'Assassin's Creed' Shanks Originality and Credibility With One News Leak

Empty Lighthouse is a reader-supported site. This article may contain affiliate links to Amazon and other sites. We earn a commission on purchases made through these links.

Ubisoft has made headlines with the leak of Assassin's Creed Victory--a title that will bring the historical action franchise to Victorian London. After 2014 was a public relations catastrophe for Ubisoft, this leak will likely worsen their image.

The underwhelming reception to Watch Dogs was the beginning for the gaming company; Ubisoft has since run into controversy about the omission of female assassins from Unity's co-op and their questionable review embargo on the title.

The leak of Victory shows that Ubisoft is ignoring the demand for an Assassin's Creed set outside European-influenced society, and it adds to a year that has been a PR disaster.

With the unintended announcement of Victory, Ubisoft continues their Eurocentric trend. They have acknowledged fan demand for games set in Asia and Africa. Furthermore, they created Shao Jun--a Chinese Assassin--and made her the protagonist of Assassin's Creed Chronicles: China.

Chronicles, however, feels like an appeasement. It's not a fully-fledged Assassin's Creed game, nor is it even a small DLC add-on like Freedom Cry. It's a side-scrolling afterthought.

Egypt has been another often-requested setting.

With the Pyramids of Giza, the Sphinx, and a history so large that it could be fictionalized in epic ways, it's hard to believe that Assassin's Creed III creative director Alex Hutchinson dismissed this setting as "boring."

Feudal Japan headlines the list of often-requested Assassin's Creed settings. And it has inspired the series' gifted fans to create art exploring how an Assassin's Creed set in the time period would look.

Ubisoft has hinted to this idea-- referencing it a few times in the present day story of Black Flag--and it remains one of the most requested settings for the franchise.

Japan and other settings, however, have been cast aside as too "familiar"; Hutchinson stated that Ubisoft wants to explore historical territory that's new to gaming. He told Total Xbox that Feudal Japan has been "well-mined in video games."

Clearly, Ubisoft hasn't played games like: Dishonored, Thief, or Fable III--all of which have settings clearly inspired by London's Victorian era. The Victorian era, however, hasn't had a major release explicitly set in its time period.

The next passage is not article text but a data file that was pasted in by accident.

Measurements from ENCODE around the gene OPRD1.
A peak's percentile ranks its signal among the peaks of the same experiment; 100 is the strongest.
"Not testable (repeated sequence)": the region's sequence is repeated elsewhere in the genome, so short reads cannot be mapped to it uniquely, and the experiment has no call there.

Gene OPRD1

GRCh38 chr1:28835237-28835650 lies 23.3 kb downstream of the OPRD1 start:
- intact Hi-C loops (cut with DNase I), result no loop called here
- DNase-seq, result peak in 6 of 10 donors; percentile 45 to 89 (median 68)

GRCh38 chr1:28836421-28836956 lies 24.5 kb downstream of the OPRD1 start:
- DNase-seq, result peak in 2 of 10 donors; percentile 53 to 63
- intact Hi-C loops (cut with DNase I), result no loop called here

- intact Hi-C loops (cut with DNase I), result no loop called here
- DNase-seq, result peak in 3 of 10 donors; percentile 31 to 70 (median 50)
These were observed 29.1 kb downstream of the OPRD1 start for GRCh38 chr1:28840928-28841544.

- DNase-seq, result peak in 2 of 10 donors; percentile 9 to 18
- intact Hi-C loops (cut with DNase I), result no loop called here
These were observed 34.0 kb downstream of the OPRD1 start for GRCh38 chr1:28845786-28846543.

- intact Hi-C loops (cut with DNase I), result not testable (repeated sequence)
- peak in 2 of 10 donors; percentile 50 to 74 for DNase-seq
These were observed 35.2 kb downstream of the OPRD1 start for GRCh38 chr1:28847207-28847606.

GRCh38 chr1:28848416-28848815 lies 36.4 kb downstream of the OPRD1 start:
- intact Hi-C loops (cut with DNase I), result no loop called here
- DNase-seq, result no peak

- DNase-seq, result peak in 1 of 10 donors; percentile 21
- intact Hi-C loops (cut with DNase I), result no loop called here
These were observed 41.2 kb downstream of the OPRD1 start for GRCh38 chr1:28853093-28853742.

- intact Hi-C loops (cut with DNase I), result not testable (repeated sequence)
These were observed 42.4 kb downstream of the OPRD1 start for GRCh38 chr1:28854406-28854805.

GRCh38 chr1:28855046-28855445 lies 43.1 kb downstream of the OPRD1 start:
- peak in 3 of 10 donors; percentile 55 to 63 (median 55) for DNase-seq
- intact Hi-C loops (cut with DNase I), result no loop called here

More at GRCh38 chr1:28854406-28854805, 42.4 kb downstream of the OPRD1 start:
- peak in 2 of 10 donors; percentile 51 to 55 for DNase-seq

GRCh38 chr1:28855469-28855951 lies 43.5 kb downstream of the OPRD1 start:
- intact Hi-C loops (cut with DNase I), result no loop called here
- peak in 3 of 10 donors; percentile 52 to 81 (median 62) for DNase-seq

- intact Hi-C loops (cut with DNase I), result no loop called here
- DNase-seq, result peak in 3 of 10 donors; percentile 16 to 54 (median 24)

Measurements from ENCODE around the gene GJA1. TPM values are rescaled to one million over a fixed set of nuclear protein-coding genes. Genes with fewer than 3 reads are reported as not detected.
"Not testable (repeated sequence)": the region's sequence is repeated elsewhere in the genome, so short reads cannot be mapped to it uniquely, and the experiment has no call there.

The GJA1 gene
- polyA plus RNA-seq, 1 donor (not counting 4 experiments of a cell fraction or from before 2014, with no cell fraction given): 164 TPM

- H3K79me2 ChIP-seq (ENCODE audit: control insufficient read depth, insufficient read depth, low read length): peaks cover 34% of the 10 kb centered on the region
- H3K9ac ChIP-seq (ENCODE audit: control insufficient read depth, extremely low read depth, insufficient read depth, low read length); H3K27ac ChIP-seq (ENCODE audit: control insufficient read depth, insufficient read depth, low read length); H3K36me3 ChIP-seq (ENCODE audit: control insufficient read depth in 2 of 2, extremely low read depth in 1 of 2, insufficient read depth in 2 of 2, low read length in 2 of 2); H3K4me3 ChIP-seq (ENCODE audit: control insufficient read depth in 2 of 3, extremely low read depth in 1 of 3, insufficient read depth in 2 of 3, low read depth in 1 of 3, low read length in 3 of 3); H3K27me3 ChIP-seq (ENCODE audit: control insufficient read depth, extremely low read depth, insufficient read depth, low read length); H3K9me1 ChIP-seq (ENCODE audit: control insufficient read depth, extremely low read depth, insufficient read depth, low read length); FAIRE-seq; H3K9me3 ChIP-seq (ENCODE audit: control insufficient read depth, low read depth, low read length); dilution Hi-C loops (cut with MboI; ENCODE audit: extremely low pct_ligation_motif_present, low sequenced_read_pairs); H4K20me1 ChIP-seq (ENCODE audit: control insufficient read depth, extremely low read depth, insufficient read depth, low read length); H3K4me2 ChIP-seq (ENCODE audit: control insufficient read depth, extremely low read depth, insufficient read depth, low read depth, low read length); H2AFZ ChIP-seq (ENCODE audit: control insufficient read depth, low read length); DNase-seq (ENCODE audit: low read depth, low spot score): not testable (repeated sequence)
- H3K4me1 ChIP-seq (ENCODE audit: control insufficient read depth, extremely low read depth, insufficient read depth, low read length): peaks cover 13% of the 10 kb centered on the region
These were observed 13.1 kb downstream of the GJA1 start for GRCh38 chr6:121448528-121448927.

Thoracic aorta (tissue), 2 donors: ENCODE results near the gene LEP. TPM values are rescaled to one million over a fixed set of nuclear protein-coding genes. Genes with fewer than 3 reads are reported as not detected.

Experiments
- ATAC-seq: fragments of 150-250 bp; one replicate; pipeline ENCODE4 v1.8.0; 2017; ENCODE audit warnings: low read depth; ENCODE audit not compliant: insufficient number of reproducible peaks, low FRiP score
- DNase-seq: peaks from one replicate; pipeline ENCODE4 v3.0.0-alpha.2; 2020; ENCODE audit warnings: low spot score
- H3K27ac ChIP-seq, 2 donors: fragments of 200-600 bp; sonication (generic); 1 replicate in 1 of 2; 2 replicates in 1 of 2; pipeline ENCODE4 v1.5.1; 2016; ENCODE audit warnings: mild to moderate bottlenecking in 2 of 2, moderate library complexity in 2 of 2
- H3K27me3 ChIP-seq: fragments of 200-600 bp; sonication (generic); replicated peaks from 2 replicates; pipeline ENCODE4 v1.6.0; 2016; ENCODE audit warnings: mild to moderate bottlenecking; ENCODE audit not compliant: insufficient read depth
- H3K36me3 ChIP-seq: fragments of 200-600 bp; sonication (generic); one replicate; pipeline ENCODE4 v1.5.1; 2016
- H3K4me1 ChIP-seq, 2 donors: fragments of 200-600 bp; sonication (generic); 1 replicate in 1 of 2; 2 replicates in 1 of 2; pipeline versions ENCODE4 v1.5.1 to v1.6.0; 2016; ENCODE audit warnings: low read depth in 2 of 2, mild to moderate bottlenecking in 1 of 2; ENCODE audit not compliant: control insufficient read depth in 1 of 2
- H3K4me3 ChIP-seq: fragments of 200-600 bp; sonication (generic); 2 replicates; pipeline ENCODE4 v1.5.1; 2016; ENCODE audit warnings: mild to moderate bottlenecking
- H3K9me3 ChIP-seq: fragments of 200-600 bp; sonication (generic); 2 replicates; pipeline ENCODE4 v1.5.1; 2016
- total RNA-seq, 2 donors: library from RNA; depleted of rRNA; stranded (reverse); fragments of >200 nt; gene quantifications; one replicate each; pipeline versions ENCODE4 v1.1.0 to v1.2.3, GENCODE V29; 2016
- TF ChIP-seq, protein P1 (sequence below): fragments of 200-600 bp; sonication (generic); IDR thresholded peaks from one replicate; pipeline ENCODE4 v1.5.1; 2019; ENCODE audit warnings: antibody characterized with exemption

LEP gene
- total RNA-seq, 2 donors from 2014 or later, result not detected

And I would believe Ubisoft's ostensible goal for originality if it weren't for the Unity DLC where protagonist Arno goes to Paris during World War II-- one of the most explored settings in video game history.

Call of Duty alone has exhausted it.

In addition, how has Feudal Japan been "well-mined"? There have been an abundance of ninja games. But most of them have fantastic twists that make their setting irrelevant; Tenchu or Way of the Samurai are the two franchises that come closest to recreating Japan's Feudal era.

Both series, however, haven't had a relevant release in years.

The last Tenchu game for consoles was Tenchu Z. It received poor reviews-- currently holding a score of 52 on Metacritic-- and the franchise hasn't had a critically successful game since Wrath of Heaven came out on the PlayStation 2.

Way of the Samurai is, at this point, a series with a cult following. A new installment of the franchise is never released at the industry standard price, and most major gaming sites don't even bother to review them.

With a World War II DLC and a leaked setting that has been the inspiration for recent releases, it's hard to say that Ubisoft is trying to find fresh ideas.

With their annual releases becoming progressively more glitch-laden, they have turned their once-elite franchise into a yearly cash-in.

Wanna read more on this? Check these out: Matt Lauer Net Worth: What Could He Lose From Being Fired Over Alleged Sexual Misconduct (more); What Critics are Saying about Assassin's Creed Unity (more).